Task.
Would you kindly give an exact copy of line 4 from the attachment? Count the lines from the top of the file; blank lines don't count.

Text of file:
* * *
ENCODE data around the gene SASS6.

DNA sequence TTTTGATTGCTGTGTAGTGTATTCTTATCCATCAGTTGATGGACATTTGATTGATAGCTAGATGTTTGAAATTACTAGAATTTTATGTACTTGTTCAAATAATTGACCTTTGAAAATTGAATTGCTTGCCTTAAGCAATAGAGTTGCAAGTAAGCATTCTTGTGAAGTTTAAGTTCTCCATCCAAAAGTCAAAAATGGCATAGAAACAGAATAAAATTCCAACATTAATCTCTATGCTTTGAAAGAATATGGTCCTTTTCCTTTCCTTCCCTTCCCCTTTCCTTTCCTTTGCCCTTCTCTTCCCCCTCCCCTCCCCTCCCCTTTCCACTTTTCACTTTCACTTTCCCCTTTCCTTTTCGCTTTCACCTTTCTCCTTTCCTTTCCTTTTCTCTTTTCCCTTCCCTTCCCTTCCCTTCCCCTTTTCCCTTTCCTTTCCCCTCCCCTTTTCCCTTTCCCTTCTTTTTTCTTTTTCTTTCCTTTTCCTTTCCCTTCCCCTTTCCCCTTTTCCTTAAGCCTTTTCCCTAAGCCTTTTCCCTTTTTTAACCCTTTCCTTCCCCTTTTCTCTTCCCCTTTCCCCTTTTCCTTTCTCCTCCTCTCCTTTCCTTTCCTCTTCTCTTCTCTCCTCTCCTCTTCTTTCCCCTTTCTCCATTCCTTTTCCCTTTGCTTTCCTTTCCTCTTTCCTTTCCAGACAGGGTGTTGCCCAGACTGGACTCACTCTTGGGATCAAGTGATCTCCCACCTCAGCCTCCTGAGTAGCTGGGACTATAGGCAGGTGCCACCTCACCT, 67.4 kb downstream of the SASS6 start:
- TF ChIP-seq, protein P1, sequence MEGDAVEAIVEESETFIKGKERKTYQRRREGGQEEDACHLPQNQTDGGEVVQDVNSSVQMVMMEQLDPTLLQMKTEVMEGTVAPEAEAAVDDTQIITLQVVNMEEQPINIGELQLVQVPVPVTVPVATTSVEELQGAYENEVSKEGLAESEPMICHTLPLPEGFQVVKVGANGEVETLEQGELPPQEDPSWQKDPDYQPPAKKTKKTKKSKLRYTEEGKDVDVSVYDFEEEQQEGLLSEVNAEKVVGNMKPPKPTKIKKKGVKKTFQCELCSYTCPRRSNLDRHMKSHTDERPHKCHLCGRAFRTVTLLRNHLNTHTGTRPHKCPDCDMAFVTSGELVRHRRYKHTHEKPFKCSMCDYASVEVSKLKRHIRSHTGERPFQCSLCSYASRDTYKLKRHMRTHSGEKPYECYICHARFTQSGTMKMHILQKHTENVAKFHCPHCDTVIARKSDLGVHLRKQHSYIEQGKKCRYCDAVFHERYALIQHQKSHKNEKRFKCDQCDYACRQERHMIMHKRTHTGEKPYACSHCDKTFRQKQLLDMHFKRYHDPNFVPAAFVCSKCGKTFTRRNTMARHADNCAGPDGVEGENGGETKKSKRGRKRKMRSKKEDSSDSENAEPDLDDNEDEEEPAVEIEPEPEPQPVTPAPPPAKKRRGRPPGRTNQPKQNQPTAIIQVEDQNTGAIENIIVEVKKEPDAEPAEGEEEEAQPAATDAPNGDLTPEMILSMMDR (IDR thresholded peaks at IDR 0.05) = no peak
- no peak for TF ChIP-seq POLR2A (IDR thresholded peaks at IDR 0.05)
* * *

- no peak for TF ChIP-seq POLR2A (IDR thresholded peaks at IDR 0.05)